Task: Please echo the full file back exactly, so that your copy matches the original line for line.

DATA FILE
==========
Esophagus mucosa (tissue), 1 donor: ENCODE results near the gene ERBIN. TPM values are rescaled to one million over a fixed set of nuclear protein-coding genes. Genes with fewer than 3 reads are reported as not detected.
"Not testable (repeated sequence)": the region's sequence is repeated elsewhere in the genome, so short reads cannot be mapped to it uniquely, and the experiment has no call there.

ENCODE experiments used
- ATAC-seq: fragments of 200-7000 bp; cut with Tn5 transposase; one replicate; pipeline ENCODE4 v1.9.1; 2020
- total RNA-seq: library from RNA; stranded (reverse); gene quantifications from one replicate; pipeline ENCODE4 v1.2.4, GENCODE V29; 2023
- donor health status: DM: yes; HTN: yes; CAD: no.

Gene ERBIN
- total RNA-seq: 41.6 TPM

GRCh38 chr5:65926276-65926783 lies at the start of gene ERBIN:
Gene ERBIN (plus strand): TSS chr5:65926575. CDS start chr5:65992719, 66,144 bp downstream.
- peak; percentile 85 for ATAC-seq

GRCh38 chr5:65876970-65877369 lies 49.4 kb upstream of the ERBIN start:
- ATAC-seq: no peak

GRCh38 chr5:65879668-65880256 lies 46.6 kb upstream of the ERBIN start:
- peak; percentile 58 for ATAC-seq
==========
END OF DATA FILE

Esophagus mucosa (tissue), 1 donor: ENCODE results near the gene ERBIN. TPM values are rescaled to one million over a fixed set of nuclear protein-coding genes. Genes with fewer than 3 reads are reported as not detected.
"Not testable (repeated sequence)": the region's sequence is repeated elsewhere in the genome, so short reads cannot be mapped to it uniquely, and the experiment has no call there.

ENCODE experiments used
- ATAC-seq: fragments of 200-7000 bp; cut with Tn5 transposase; one replicate; pipeline ENCODE4 v1.9.1; 2020
- total RNA-seq: library from RNA; stranded (reverse); gene quantifications from one replicate; pipeline ENCODE4 v1.2.4, GENCODE V29; 2023
- donor health status: DM: yes; HTN: yes; CAD: no.

Gene ERBIN
- total RNA-seq: 41.6 TPM

GRCh38 chr5:65926276-65926783 lies at the start of gene ERBIN:
Gene ERBIN (plus strand): TSS chr5:65926575. CDS start chr5:65992719, 66,144 bp downstream.
- peak; percentile 85 for ATAC-seq

GRCh38 chr5:65876970-65877369 lies 49.4 kb upstream of the ERBIN start:
- ATAC-seq: no peak

GRCh38 chr5:65879668-65880256 lies 46.6 kb upstream of the ERBIN start:
- peak; percentile 58 for ATAC-seq